For scalability purposes intended to serve a lot of plan members, the Synergy program functions entirely by phone and spans about nine months. It typically piques members’ interest via mail or e-mail. Telephonic outreach follows, with the system transferring the call immediately to an engagement specialist, Toney says.
A dedicated clinician interacts with a member every two to three weeks at a scheduled time during the initial phase, then every four to six weeks. Calls average 35 to 45 minutes. “These are [almost] therapy-like sessions,” he says, while adding that the company has done multiple studies that demonstrate long-lasting behavioral changes after the program’s completion.
NEXT: Different communication methods for different audiences
Tech-savvy consumers tend to prefer online communication, and insurers often favor this lower-cost option for patient engagement. The result is a win-win situation, says Frank Hone, vice president of marketing and engagement at Indianapolis-based Healthx.com, which contracts with payers for care management. The trend is particularly pronounced among members in their 20s. “Phone calls just aren’t in their vocabulary,” Hone says. “They want to interact with their health plan digitally.”
While health plans cater more to modern consumers, patient engagement sometimes resorts to an old-fashioned approach. “For those people who want to-- or need to--talk on the telephone, that medium is still available,” he adds. “You’re never going to find a single medium that fits everybody all the time.”
The National Committee for Quality Assurance found that “patient engagement enabled by health IT is a major, untapped opportunity (particularly among marginalized communities) with the potential to improve inefficient communication methods and change the dynamic of the relationship between the patient and the healthcare system,” according to a report released in February 2014. However, “health IT design must be user-centric, starting with the needs and preferences of patients and their families. In addition to existing efforts to guide design priorities, an evidence framework to evaluate the quality and effectiveness of health IT tools specific to patient engagement will be instrumental in advancing interventions that are meaningful to patients.”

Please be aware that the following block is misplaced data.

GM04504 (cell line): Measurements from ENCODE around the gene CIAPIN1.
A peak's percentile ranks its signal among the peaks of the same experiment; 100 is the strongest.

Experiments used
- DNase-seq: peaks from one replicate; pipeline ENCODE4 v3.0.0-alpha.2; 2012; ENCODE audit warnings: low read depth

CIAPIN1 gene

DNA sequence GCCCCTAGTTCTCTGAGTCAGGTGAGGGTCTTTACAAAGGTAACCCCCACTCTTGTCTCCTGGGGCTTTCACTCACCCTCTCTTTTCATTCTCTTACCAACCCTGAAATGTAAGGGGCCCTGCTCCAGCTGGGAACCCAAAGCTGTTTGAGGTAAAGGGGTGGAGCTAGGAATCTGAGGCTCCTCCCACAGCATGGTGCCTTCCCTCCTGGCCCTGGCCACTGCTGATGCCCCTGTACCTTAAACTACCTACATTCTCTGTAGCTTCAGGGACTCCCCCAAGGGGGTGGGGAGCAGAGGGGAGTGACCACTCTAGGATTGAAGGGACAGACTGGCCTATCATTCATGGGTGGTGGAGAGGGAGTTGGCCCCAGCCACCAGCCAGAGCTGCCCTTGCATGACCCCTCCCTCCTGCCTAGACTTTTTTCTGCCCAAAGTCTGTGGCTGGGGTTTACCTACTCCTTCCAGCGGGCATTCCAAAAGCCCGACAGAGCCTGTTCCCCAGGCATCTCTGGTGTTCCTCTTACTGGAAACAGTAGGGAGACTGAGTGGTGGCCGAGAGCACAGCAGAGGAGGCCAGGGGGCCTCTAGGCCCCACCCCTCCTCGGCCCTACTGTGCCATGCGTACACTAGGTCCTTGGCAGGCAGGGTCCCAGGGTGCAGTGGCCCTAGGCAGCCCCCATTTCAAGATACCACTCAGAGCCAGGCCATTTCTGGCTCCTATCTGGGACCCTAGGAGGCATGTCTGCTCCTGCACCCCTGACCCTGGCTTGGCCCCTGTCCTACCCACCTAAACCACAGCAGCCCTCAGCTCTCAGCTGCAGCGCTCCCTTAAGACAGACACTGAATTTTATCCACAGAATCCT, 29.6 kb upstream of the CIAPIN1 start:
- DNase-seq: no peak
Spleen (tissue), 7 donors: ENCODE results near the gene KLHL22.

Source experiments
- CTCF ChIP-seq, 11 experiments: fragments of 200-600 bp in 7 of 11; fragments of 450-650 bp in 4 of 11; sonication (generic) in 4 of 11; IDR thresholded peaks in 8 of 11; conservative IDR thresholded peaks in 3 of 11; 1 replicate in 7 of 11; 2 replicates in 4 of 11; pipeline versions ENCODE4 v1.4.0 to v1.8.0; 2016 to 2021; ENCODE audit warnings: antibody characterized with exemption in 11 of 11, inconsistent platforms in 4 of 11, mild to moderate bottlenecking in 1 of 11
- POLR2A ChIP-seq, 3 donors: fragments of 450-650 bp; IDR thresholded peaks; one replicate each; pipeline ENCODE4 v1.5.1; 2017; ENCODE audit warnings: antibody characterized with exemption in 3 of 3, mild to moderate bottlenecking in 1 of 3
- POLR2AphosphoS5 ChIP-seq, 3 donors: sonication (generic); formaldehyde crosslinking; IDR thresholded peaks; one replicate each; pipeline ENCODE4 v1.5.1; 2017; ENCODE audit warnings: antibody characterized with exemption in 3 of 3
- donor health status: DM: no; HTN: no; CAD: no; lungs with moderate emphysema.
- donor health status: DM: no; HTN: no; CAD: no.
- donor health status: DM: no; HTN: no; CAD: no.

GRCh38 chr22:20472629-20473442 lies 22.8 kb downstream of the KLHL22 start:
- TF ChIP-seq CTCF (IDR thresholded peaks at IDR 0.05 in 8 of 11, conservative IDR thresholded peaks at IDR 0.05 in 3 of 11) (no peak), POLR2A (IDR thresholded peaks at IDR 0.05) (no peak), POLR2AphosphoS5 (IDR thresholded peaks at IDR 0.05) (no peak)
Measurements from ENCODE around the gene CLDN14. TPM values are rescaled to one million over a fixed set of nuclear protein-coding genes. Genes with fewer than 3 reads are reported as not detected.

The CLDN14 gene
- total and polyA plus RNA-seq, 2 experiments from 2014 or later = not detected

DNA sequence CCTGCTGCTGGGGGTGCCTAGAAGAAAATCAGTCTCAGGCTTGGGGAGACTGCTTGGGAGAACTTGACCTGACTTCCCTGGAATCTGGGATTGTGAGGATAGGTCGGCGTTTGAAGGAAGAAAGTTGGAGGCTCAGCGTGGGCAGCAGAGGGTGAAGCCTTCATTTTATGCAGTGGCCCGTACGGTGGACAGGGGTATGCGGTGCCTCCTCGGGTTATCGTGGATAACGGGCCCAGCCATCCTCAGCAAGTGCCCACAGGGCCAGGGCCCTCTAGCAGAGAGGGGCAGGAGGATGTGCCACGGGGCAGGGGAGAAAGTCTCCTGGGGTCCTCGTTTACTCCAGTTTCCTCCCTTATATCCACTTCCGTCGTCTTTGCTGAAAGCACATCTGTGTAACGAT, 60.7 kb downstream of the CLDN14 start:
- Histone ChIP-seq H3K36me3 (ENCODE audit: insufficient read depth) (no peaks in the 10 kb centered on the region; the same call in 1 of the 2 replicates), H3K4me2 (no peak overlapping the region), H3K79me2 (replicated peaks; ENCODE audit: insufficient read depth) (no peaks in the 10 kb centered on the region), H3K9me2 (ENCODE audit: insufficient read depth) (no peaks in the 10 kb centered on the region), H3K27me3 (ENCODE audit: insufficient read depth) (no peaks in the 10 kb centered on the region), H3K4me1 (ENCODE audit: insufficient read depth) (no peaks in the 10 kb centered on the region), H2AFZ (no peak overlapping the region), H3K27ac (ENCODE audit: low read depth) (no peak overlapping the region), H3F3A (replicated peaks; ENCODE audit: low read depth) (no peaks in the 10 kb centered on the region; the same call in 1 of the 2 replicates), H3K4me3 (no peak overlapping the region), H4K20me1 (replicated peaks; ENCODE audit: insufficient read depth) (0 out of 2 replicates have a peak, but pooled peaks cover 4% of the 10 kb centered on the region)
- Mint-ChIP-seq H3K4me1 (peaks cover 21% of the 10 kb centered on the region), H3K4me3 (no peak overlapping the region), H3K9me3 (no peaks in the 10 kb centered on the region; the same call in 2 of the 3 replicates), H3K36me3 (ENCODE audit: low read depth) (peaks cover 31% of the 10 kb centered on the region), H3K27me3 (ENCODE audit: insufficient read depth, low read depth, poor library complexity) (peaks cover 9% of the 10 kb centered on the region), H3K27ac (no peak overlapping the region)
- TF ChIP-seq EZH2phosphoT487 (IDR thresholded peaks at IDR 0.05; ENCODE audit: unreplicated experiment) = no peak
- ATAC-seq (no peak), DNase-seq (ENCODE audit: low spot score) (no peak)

To find out what people want from an insurance company, Oregon’s Health CO-OP held focus groups around the state, involving potential members from all demographic categories, says Ralph M. Prows, MD, president and chief executive officer. The process initiated more than a year before the new Portland-based company launched and enrolled members beginning in January 2014. About 2,000 Oregonians contributed suggestions, leading to the creation of meaningful programs that encourage people to stay healthy.
Members can access up to $300 in rewards for participating in three programs--each with a $100 incentive--to become more knowledgeable about their own health and to make improvements, Prows says. In the first program, members are rewarded for selecting and establishing a relationship with a primary care physician who steers them toward building a health plan collaboratively to receive immunizations, cancer screenings and other preventive services.
A second program offers $100 for taking an online health-risk assessment and a patient activation measure. Members learn whether they are at risk for hypertension, diabetes or other medical conditions. The third program is an online educational tool that rewards members for reading eight articles and undertaking eight specific activities to address a particular health concern, such as weight management or factors that contribute to overeating.
The programs can be done in any order once per calendar year. Although it’s too soon to calculate their impact, about 40% of Oregon’s Health CO-OP membership has so far opted to participate. “They want to take a very active role in their own health,” says Prows, an internist who volunteers at a clinic on a monthly basis.
Also in line with every focus groups’ recommendations for patient engagement is the nonprofit health plan that brought naturopathic physicians into its panel as primary care physicians. In Oregon, naturopathic physicians are licensed to perform primary care, allowing them to write prescriptions, order tests and interpret results.
The company continues to seek new opportunities to make its offerings more relevant to potential members while hosting meetings anywhere from churches to night clubs.
“Each community has its own very unique health issues,” Prows says. “We have to take a larger view of health. We’re not just an insurance company.” In a world where clean air along with good schools and jobs can make a difference, “we’re trying to be a socially conscious company in all of these ways.”
Susan Kreimer is a New York-based freelance medical writer.